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NASA collects spacecraft from an asteroid that can kill us all

A composite picture of Bennu taken from OSIRIS-REx at a distance of 330 km. NASA / Goddard / University of…


A composite picture of Bennu taken from OSIRIS-REx at a distance of 330 km.

NASA / Goddard / University of Arizona

If the Earth will be wiped out by an asteroid for the next hundred years, Bennu may be the one who does.

Officially known as 101955 Bennu, the asteroid is about the size of Empire State Building and has an “insignificant likelihood of affecting the earth” according to NASA . In fact, Bennu ranks others on the Palermo Technical Impact Hazard Scale – effectively the Earth’s ranking of “what will wipe us all out”?

So if we had a chance to visit it, would we surely send a ragtag made by miners to blow it up, instead of traveling seven years to collect some space dirt from the top?

But keep in mind, this is NASA we’re talking about!

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In this week’s episode of Watch This Space, we look at OSIRIS-REX-NASA’s mission to contact Bennu (for all five seconds) to collect asteroid dust from the surface and bring it back to earth.

OSIRIS-REx Touch-and-Go-Prov-Acquisition-Mechanism (TAGSAM) will contact the asteroid and explosive gas on its surface to sweep a dust sample.


It can be a long way to go too much dust, but this material (called regolith) can tell us a lot. According to NASA, asteroids are basically “residual rubbish from the solar system’s formation process”, so their composition can shed light on our history, how it was formed, and even how planets the Earth came to.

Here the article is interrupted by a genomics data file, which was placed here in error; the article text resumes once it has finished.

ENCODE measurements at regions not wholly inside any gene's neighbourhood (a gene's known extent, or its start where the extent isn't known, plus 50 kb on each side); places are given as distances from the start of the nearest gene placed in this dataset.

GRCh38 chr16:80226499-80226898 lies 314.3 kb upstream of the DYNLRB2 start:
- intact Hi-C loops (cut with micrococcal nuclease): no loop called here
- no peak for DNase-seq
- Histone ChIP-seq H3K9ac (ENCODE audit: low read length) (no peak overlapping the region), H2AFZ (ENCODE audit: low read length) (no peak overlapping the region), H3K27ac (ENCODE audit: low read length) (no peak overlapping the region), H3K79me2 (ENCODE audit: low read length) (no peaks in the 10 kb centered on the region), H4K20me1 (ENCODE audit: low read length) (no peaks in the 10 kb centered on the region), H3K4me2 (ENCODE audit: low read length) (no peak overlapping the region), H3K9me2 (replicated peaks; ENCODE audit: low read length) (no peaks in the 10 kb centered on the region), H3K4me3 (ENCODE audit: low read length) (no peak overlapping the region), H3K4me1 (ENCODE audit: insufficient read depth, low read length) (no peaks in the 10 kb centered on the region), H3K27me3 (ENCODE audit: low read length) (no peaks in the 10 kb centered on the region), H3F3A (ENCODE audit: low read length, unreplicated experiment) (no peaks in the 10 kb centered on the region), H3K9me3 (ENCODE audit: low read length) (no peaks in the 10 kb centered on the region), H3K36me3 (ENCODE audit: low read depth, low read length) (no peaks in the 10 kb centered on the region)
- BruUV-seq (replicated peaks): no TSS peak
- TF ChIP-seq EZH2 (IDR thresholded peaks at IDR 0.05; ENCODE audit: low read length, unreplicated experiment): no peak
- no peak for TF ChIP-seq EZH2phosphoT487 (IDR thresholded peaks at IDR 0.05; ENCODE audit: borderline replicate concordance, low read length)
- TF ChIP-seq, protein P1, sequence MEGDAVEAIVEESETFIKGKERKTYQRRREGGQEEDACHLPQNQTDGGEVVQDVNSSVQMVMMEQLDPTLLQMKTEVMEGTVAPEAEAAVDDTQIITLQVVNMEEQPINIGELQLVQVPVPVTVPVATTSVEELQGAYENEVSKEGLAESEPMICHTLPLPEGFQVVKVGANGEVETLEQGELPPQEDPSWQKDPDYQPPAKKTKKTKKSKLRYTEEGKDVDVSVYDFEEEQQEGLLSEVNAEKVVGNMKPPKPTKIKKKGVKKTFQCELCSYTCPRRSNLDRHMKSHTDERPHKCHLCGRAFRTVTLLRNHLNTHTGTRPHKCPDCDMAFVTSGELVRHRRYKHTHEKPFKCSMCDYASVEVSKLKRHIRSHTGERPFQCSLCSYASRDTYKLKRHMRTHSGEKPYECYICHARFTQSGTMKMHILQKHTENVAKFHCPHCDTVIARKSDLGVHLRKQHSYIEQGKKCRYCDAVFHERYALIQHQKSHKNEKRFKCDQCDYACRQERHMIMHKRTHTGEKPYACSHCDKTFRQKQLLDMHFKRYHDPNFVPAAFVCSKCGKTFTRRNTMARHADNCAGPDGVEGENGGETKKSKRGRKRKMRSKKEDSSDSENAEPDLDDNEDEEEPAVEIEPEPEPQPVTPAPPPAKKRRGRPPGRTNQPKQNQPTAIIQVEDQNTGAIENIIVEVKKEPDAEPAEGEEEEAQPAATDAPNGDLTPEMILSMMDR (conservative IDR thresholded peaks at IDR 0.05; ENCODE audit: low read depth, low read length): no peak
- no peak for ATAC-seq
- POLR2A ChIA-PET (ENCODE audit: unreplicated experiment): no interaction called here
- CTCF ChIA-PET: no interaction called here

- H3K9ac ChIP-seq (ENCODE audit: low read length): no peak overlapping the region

OSIRIS-REX (which stands for Origins, Spectral Interpretation, Resource Identification) arrived at Bennu on December 3rd and will spend a little less than a year that measures the asteroid for a suitable space to move down. When it’s the perfect spot, spacecraft will come into contact with the surface of the asteroid for about five seconds, send an explosion of nitrogen to disrupt dust and pebbles on the surface to catch the spacecraft and return to the ground.

At the end of its seven-year mission, NASA researchers will be able to investigate this material and learn more about where we came from, and possibly even find “molecular precursors of the origin of life and the ocean of the earth”, according to NASA.

To learn more about the other incredibly cool stuff that NASA and other space organizations are up to, check out the entire Watch This Space series on YouTube.

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